Hormel Foods said investors have pitched expectations for its 2014 profits about right as it cautioned that higher beef costs and “uncertainty” in hog supplies would erode somewhat the boost to margins from lower grain prices.

The meat group, whose brands include Spam luncheon meat and Jennie-O turkey, said that its earnings in the quarter ending Oct. 27 had soared by 18 percent, on a per share basis, to $0.58, helped by a rise in retail pork prices.

In Hormel’s refrigerated foods business, its biggest earner, the group said that a 30 percent rise in operating profits reflected “enhanced margins in our retail bacon business, along with improved pork operating margins as compared to last year’s challenging pork operating environment.”

The comments tally with those from the USDA which highlighted a succession of record highs for U.S. retail pork prices over the summer, reaching $3.76 a pound over the summer, up 6.5 percent year on year.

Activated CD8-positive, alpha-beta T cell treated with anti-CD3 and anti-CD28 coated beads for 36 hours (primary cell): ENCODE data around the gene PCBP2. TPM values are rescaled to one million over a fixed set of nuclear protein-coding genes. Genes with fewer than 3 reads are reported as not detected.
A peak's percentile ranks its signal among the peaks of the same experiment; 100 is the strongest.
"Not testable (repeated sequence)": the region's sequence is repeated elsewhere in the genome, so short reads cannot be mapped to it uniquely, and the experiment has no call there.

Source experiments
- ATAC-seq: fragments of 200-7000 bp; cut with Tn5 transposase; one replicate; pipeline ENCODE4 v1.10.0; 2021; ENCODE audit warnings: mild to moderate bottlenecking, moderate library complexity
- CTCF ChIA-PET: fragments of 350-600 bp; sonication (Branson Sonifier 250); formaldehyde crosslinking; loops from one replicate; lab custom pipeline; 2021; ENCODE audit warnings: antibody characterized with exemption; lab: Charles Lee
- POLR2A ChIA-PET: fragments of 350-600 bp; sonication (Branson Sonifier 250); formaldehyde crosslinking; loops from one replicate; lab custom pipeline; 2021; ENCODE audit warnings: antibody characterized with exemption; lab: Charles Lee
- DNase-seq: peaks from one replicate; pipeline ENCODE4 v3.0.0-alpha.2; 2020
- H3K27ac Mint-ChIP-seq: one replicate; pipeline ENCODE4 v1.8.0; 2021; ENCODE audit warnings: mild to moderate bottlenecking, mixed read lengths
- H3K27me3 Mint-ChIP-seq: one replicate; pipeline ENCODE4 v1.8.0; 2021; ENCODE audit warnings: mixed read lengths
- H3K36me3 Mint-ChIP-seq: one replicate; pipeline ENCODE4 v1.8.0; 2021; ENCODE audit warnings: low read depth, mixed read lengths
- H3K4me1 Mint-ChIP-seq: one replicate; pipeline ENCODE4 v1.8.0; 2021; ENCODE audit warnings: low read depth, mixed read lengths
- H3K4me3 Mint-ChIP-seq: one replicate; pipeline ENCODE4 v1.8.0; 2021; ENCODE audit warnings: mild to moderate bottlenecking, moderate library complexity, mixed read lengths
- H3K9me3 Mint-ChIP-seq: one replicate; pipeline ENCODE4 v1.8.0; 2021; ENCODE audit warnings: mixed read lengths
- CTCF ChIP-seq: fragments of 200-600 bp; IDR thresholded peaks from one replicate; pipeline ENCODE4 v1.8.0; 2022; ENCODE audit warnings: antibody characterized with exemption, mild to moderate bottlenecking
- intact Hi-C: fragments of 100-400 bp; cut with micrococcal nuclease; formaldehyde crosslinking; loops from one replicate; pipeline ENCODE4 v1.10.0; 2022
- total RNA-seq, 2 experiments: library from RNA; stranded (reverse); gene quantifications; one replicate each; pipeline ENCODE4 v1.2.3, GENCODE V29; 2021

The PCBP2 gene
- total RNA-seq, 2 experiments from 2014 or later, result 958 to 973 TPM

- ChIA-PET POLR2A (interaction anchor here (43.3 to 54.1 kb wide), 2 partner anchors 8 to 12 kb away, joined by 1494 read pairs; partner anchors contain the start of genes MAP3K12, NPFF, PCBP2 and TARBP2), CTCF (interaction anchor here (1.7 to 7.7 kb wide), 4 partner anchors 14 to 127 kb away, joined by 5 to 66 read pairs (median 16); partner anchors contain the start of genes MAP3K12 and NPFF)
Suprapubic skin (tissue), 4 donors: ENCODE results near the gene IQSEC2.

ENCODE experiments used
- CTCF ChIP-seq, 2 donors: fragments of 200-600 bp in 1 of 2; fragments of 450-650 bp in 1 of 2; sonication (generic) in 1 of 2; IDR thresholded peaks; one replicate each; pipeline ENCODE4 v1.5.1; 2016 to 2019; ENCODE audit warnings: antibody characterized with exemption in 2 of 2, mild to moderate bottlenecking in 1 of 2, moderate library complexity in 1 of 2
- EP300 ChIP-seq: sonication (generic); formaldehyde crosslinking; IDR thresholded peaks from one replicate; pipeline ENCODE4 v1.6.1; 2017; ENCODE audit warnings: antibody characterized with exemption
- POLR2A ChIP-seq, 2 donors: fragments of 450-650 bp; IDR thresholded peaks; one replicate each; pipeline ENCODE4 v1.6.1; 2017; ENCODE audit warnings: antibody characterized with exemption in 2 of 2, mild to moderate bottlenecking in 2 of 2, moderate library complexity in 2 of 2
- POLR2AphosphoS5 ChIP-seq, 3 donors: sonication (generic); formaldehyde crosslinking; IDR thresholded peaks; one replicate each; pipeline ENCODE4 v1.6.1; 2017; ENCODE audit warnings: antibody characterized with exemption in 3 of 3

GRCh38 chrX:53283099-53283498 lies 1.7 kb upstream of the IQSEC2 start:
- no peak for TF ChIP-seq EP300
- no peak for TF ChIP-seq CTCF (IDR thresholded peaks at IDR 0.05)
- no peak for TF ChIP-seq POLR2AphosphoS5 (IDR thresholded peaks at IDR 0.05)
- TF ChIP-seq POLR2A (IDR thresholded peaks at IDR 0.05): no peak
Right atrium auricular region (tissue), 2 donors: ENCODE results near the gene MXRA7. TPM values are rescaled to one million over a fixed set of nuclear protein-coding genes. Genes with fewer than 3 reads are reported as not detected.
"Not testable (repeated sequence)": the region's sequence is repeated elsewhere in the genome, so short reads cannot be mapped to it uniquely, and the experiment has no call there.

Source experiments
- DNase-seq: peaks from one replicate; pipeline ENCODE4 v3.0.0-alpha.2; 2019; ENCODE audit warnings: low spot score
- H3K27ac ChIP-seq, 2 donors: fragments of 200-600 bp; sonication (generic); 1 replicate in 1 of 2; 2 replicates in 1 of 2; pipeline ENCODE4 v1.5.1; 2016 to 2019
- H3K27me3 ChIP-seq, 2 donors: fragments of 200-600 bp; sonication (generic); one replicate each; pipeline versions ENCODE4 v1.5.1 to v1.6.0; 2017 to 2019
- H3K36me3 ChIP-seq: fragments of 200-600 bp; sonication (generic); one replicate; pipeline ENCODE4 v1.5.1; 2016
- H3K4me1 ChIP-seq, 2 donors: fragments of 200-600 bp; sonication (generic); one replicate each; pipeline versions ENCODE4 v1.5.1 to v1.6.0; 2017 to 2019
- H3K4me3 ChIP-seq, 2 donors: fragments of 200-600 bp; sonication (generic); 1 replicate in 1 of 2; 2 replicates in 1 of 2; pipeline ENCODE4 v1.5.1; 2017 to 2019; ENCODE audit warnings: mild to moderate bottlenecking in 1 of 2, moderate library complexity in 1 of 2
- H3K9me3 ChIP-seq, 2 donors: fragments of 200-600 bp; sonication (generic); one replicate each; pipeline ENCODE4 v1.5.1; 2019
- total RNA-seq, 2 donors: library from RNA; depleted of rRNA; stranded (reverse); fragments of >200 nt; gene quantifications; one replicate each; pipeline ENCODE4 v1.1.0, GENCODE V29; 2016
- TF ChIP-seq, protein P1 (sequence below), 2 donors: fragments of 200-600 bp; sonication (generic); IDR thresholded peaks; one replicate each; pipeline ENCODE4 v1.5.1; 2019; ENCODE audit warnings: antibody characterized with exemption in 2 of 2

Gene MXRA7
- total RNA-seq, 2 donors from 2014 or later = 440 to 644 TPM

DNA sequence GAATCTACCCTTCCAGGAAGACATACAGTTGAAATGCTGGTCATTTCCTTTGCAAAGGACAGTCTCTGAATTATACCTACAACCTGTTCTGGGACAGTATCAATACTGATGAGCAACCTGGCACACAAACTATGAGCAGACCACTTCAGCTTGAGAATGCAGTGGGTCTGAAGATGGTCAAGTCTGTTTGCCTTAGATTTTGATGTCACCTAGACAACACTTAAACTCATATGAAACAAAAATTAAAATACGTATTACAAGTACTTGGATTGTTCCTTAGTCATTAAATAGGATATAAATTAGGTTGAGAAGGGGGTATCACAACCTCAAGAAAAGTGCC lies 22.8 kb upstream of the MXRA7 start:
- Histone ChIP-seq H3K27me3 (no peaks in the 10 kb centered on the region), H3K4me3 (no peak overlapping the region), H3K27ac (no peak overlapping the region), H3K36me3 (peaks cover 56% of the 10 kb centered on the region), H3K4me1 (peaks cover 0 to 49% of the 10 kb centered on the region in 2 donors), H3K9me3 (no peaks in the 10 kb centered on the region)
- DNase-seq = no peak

And of that, $2.54 a pound represented costs beyond the farmgate, to processors and retailers.

“While both components of the total spread widened – wholesale-to-retail component and the farm-to-wholesale component – the wholesale-to-retail component increased the most,” the USDA said in a report last week. “It is possible that record-high retail beef prices emboldened retailers to increase pork prices, on the assumption that even if they raised pork prices, consumers who treat beef and pork as substitute goods would still pay less per pound for pork than for beef.”\


Corn closed the week $.04 3/4 lower. Last week, private exporters did not report any private sales.

Weekly export sales of corn showed a total of 39.8 million bushels, well above the 11.2 mb needed each week to reach the USDA forecast of 1.225 billion bushels.

Annual exports total 1 bb of the 1.225 bb that was forecasted and is 490 mb, better than last year’s export pace.

The USDA reported U.S. crop progress has now reached 95 percent harvested.

The five-year average pace is 91 percent complete.

Argentine corn planting advanced to 44 percent complete as of Nov. 21, up from 41 percent the week earlier, but remains significantly behind average of 70 percent.

The late start to planting given early dryness has been followed by heavy rains of late, which ultimately will likely prove beneficial, but are keeping activity slow at the moment.